Passenger boat on the Bosphorus (photo: bigstockphoto.com)
Recent protests in Turkey were sparked by the government's plans to pave over a public park. Journalist Sulmaan Khan joins host Steve Curwood to explain how rapid development in Turkey is causing a host of environmental problems.
CURWOOD: Since the 28th of May, mass protests in Turkey have captured international attention. The demonstrations began when the government announced it would turn Gezi Park, one of the few patches of green in the heart of Istanbul, into a commercial development. Sulmaan Khan is a freelance journalist based in Turkey, and he joins us now from Istanbul to discuss the development policies that sparked these protests and other environmental concerns. Welcome to Living on Earth, Sulmaan,
KHAN: Thank you. It’s a pleasure to be with you.
CURWOOD: Now these protests began after the government announced it was going to develop a public park in Istanbul. Why do you suppose that environmental activism was the catalyst for these protests?
KHAN: My sense is that it’s because the environmentalists in Turkey - small though they might be in number - are incredibly committed and incredibly passionate people. The government’s plans for redeveloping the area included building a shopping mall on the park, and that meant razing a few hundred Sycamore trees. Environmentalists objected to this and began to protest, and the protests as they stand now are about something much more than the environment. But they started off with the environment as a trigger.
CURWOOD: This park isn’t the only major development project in Turkey. Please describe for me the development policies of Prime Minister Erdogan.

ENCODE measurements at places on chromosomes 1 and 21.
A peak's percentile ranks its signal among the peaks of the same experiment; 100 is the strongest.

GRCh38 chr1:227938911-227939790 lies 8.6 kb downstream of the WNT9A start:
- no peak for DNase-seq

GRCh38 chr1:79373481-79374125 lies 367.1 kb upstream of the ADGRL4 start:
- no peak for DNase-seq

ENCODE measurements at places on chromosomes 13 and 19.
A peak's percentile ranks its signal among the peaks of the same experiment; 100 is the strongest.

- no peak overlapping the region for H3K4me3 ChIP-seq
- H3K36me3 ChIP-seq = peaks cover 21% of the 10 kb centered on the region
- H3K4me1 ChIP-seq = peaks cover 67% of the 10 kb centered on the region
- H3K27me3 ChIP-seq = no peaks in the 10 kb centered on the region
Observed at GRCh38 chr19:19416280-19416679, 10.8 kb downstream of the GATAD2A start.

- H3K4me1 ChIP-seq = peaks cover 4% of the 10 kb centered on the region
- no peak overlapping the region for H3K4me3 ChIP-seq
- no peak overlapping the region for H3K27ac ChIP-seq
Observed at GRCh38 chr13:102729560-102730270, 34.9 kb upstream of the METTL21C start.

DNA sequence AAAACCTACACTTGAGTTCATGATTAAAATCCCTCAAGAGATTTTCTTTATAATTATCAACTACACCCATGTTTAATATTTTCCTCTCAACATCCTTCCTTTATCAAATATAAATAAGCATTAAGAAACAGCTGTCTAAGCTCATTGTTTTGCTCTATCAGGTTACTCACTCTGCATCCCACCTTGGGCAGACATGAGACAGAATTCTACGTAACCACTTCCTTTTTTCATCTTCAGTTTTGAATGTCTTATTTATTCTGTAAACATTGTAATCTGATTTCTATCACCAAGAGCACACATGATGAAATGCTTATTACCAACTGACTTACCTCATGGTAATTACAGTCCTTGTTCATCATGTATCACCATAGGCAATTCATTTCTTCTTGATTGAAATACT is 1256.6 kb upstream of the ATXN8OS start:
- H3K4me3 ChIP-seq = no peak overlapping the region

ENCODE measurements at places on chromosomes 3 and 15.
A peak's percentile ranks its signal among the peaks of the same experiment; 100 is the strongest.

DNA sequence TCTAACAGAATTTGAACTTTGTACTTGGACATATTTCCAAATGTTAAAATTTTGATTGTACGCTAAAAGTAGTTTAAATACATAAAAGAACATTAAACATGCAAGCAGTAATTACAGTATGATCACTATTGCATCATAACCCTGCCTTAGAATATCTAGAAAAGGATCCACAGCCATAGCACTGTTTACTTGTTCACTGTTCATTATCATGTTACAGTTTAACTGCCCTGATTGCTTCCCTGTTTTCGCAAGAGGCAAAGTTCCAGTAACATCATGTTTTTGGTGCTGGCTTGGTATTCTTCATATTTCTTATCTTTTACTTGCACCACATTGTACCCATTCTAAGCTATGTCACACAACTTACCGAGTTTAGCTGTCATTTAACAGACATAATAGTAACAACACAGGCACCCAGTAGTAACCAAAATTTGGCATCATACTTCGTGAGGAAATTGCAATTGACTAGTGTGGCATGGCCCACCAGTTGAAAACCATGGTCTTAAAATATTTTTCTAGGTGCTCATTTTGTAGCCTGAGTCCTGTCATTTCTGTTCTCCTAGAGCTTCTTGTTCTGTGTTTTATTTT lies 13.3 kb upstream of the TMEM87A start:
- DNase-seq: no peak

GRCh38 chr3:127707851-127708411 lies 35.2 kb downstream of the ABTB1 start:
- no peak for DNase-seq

KHAN: Well, he’s campaigned on development. Recently when he was holding a rally in Istanbul, one of the themes he kept returning to was all the things he had done in terms of development. We have built factories; we have built schools; we brought running water to houses, which is fair to say he did. That has been his calling card, and that’s at the root of his popularity in many ways, because Turkey. like most developing countries. is a place where basic economic issues are very important. You can see this government revering development in all sorts of arenas, whether it’s coastal development along the Mediterranean, whether it’s the massive increase in fishing, whether it’s the dramatic construction of the third bridge that will connect Istanbul’s European and Asian sides out in places where there are very few people living right now, but where they have to clear massive swaths of forest for construction to begin. So for this government, development clearly does trump environmental concerns. And that has been one of its keys to success.
CURWOOD: You recently wrote an article in Yale’s E360 about the impact of development on Turkey’s marine ecosystems. For those of us who aren’t familiar with Turkish geography, please describe the seas around Istanbul for us.
KHAN: Istanbul’s a place where world’s meet, and some of the worlds that meet are marine ecosystems, the Mediterranean and the Black Sea. They’re connected by the Bosphorous and the Sea of Marmara which run through Istanbul. So as a corridor between two ecosystems, the Mediterranean and the Black Sea, Istanbul’s waterways are of tremendous importance to a host of marine life, including three types of dolphins.